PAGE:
Ordinarily you decide on the price you want to sell a pair of jeans for and then calculate in reverse, how much you can spend on the cloth, how much for the cotton, and how much for the spinning and weaving. But if you're going to make something genuine, it's not the price of the finished product that matters most; you want to be selective from the raw materials.

Denim's Appeal in the Depth of the Blue

The same goes for the color. The vast majority of jeans are dyed with chemical indigo dye. But before chemical dyes were invented, it was the indigo plant that was the source of the blue dye. I couldn't attain No. 1 in the world if I didn't know the difference between natural indigo and chemical indigo. So I began working under an indigo dye artist and learned about real indigo dyeing from the ground up--how the indigo plant is cultivated, dried after harvesting, and then fermented in order to make the dye. The color varies depending on the degree of fermentation. Learning about all those things, becoming aware of who was engaged in what painstaking task at what stage of the process, and realizing what dye-makers were thinking about the color--I started to understand indigo dye for the first time. Finally, I thought I could talk about the blue of denim.
It is this blue that makes denim so appealing. Japan has 20 or 30 shades of indigo blue (ai-iro) and all of them have names. It was the deeper shades of indigo that I want to learn more about.


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This is the powder of chemical indigo blue. It can be harmful to human health.


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This is the dried leaves of the indigo plant. Only after fermentation does it become a dye.


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These are the various shades of indigo blue, each determined by the degree of fermentation and the number of times the fabric is dipped in the dye.

Passing Muster Overseas

In 1995, three years after starting up the company, we made Japan Blue Denim, made with carefully selected materials. In 1997 we began to show the product at fairs overseas, as I wanted to find out how my denim would hold up in the estimation of the world. And I was quite pleased at the status it achieved.

I have also been showing our denim at an exclusively denim show ever since the show started in 2007. Our product drew a fair amount of attention from the first time. The products themselves were attractive, but the layout of our booth, too, was appealing. We knew that when you're overseas, it's important to make a statement: This is who I am and this is the idea behind what I am making. If you can't express yourself articulately that way, you may be dismissed as an imitator.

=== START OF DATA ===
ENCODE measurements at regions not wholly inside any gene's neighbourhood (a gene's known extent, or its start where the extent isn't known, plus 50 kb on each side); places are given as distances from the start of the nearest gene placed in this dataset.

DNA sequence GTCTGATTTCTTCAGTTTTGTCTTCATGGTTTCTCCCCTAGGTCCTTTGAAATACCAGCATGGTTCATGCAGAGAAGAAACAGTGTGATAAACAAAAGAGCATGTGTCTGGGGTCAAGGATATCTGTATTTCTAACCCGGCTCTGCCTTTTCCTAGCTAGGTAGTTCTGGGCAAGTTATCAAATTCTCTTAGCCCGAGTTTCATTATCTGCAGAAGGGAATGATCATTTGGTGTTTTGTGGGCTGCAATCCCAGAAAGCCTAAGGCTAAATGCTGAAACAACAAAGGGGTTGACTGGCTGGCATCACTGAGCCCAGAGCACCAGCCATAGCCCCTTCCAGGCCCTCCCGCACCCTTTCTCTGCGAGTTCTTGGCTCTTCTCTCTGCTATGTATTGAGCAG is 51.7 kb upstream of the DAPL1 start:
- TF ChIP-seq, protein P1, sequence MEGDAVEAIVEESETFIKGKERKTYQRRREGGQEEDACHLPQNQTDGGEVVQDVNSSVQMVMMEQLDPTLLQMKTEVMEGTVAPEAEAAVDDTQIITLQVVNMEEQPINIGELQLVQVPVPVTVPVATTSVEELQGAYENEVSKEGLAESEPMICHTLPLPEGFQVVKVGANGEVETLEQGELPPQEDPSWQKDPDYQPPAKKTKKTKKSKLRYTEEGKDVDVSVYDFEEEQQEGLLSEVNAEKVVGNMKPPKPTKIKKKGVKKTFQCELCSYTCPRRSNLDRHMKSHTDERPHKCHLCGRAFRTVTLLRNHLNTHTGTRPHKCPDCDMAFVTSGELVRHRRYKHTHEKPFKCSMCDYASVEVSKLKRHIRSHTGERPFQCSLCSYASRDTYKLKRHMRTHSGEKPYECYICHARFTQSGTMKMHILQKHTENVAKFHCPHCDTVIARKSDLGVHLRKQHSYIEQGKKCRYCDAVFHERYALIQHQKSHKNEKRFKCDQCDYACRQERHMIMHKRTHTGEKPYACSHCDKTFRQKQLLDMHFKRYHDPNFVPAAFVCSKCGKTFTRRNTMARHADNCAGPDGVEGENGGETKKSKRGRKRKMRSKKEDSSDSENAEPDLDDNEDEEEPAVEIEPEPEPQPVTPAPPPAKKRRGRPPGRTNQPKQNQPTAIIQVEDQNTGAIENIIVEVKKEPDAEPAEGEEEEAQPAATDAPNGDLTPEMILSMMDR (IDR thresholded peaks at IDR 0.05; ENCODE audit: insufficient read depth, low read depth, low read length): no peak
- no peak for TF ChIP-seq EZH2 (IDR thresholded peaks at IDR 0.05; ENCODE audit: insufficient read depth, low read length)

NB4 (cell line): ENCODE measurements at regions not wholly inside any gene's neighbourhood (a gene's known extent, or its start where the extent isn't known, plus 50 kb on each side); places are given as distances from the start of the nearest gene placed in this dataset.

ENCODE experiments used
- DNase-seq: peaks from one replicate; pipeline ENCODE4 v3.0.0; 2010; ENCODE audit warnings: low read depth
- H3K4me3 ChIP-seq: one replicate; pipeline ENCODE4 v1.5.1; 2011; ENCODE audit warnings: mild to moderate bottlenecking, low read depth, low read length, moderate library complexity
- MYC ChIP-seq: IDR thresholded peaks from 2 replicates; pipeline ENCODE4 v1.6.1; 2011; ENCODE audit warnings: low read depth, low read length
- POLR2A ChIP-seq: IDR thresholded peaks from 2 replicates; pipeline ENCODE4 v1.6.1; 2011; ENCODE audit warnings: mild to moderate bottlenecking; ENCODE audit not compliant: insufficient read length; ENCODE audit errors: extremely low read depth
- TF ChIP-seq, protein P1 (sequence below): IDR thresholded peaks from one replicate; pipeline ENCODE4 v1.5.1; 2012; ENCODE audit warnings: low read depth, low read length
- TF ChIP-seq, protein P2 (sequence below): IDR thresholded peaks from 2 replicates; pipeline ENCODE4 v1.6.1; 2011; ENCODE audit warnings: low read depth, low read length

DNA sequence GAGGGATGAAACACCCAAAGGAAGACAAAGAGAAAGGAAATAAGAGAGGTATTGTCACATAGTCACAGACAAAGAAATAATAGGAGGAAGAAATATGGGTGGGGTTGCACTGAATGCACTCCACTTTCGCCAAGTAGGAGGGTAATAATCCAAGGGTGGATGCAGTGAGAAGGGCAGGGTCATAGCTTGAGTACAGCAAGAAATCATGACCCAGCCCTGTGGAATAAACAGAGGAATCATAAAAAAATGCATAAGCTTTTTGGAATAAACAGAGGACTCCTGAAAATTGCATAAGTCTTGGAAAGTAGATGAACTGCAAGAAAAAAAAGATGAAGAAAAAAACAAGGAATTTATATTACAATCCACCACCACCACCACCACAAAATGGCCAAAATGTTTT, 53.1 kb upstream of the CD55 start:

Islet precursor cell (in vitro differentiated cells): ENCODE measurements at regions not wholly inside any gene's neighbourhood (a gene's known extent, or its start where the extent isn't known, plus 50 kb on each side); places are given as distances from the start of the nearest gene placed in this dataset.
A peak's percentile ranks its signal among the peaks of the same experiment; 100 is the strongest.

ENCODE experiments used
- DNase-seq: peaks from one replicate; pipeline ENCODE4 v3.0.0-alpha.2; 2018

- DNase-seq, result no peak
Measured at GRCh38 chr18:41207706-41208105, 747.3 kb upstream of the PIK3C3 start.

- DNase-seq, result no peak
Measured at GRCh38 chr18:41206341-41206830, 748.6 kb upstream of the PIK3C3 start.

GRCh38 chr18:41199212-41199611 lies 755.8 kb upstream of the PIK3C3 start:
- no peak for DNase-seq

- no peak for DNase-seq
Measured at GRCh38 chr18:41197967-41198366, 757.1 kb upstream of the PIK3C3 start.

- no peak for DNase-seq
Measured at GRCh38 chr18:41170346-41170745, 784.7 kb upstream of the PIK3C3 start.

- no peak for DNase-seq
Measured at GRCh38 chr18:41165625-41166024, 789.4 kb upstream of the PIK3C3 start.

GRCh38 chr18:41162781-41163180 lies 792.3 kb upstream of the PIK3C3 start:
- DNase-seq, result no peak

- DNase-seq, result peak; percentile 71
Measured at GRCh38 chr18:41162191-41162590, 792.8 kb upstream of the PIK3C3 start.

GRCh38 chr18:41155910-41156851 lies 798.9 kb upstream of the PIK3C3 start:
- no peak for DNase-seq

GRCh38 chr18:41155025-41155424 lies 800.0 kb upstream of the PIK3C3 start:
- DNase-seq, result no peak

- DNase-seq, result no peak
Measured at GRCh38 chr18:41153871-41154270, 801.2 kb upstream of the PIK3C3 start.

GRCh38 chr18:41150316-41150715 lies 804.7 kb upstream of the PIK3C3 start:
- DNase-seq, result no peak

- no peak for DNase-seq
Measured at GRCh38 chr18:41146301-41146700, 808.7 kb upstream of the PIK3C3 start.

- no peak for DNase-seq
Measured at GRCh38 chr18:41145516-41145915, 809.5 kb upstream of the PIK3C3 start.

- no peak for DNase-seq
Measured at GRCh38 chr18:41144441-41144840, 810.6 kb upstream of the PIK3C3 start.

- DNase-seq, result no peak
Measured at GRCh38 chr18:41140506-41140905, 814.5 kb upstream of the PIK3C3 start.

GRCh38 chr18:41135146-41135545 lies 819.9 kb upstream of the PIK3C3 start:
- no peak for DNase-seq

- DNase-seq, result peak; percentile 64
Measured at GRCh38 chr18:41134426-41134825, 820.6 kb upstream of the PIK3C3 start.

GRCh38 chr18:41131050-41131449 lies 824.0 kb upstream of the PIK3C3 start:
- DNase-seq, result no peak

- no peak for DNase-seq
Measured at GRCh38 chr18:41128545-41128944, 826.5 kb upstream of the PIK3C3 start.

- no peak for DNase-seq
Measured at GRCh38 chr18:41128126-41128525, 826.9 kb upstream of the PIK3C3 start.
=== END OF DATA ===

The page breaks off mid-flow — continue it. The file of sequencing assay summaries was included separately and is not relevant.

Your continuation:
Establishing a Jeans Brand

In 2006 I created our original brand, Momotaro Jeans. For me this was a big turning point. While I had been working with jeans manufacturers as a textile manufacturer, this was the kind of product I had always wanted to make. I had been hesitating for a long time, wondering if it was permissible for a textile manufacturer to produce the final product. By adopting a brand that would evoke our locale (Momotaro is the name of the hero of an old folktale that has been handed down in Okayama prefecture), I had taken a step forward toward establishing the core of my business.


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The prototype version of Momotaro Jeans, thus named in order to clearly associate this product with local industry, before the many improvements that we later made.

Still, things didn't go smoothly from the outset. The jeans didn't sell and the money kept going out and going out. The staff of our textile division were pretty critical, wondering what on earth their boss thought he was doing. But somehow I was convinced that the idea couldn't fail. I had this unshakable confidence.

Finally, in the fourth year, Momotaro Jeans began to sell, and today the jeans division profits have moved ahead of the textile division. We've modified the designs a bit and started to sell jeans overseas as well. They are now selling at more than 100 stores in 26 other countries.

Contributing to Local Society

I am also quite pleased about the fact that the activities of my own company, despite being aimed at taking on the world, have meanwhile contributed to my hometown. Kojima is now on the map, both in Japan and overseas as "jeans town," and that makes me very proud. I believe that a business should ultimately contribute to the community it is a part of. Since after all, the fact that my own company has won high marks for its products is thanks to the local industry of Kojima, I'm determined to make sure our town keeps its place in history.

【Interview: December 2015.】